Feminist Book Club blog contributors are working together to create posts as an “Educate & Activate” series. We will define a term or movement, provide historical context, and give you additional resources to learn more. We believe that an educated populace can be better activists, accomplices and co-conspirators. It is important to note that these are meant to be brief descriptions and not inclusive or exhaustive of all resources. We urge you to continue being curious, and continue learning more.
According to Merriam-Webster, privilege is “a right or immunity granted as a peculiar benefit, advantage, or favor.” Within the context of social justice-minded conversations, privilege is about the various ways in which society accommodates someone, conferring upon them a number of unearned advantages based upon various aspects of their identity, including race, gender, sex, (dis)ability, sexuality, class, and body type. These advantages are often invisible to those who have them.
While the concept of privilege was touched upon by the sociologist W.E.B. Du Bois in the early 1900s in his musings about class and racism, the word itself didn’t come into common use until the civil-rights era.
In 1935, in his Black Reconstruction in America, Du Bois wrote about the “psychological wage” that allowed poor whites to feel superior to poor blacks.
Later on, during the Civil Rights era, activists talked about “white-skin privilege.” For example, in 1963, in response to requests that he delay civil rights protests, Martin Luther King Jr., produced “Letter from a Birmingham Jail,” in which he wrote that these protests could not be delayed because, “Lamentably, it is an historical fact that privileged groups seldom give up their privileges voluntarily.”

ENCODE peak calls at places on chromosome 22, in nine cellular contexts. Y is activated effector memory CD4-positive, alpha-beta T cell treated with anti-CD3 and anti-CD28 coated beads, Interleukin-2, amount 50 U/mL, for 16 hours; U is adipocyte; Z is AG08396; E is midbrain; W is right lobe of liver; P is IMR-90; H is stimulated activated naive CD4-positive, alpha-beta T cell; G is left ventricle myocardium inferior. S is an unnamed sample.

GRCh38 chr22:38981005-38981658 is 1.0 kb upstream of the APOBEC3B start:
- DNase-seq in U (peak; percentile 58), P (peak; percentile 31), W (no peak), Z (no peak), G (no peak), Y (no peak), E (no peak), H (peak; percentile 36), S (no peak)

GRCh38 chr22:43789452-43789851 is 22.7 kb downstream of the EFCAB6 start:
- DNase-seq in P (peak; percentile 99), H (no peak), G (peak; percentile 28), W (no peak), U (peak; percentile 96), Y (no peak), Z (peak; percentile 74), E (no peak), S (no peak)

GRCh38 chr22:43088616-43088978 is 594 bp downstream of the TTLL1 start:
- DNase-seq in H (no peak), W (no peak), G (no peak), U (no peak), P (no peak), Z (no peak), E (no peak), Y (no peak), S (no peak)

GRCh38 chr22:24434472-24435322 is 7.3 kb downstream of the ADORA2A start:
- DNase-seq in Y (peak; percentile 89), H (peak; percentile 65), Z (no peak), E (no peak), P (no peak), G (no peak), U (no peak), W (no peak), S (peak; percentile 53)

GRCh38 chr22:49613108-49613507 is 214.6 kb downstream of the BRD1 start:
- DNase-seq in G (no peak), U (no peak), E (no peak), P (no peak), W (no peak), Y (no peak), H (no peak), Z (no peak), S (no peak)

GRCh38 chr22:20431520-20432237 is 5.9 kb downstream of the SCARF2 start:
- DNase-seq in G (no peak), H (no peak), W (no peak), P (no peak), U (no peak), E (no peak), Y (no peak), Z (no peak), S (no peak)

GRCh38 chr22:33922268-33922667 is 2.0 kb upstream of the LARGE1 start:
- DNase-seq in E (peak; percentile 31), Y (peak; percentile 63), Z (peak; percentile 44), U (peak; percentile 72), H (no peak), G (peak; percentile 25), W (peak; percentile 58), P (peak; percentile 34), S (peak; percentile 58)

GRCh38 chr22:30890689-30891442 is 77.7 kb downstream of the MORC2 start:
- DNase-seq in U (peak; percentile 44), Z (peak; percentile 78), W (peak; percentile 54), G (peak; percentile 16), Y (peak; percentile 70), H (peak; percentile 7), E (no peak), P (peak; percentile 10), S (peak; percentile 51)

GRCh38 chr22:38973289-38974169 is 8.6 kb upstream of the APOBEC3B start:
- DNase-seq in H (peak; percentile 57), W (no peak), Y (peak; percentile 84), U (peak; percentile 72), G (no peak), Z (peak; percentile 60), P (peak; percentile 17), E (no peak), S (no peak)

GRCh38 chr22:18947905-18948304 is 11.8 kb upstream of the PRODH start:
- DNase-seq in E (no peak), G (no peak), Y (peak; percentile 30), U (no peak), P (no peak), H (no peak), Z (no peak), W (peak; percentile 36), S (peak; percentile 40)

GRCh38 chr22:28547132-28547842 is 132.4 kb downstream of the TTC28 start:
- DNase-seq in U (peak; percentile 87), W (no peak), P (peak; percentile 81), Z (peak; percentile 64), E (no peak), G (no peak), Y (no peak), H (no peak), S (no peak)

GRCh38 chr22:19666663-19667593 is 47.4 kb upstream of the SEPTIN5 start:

Still, the concept of privilege — and in particular white privilege — did not become widely used until the late ’80s, when the women’s studies scholar Peggy McIntosh began to write about it. In 1988, she wrote the paper called “White Privilege: Unpacking the Invisible Knapsack,” in which she began to interrogate her own privilege as a white woman.
“In proportion as my racial group was being made confident, comfortable, and oblivious, other groups were likely being made unconfident, uncomfortable, and alienated,” she wrote. “Whiteness protected me from many kinds of hostility, distress, and violence, which I was being subtly trained to visit, in turn, upon people of color.”
Since then, McIntosh’s essay has been widely referenced in further discussions about privilege.
Resources for Further Education
To learn more about privilege, consider looking into the following resources:
So You Want to Talk About Race by Ijeoma Oluo
“What Is White Privilege, Really?” by Cory Collins via Teaching Tolerance
White Like Me by Tim Wise (both the book and the documentary)
“On a Plate” by Toby Morris
“Sometimes You’re a Caterpillar” by Franchesca Ramsey and Kat Blaque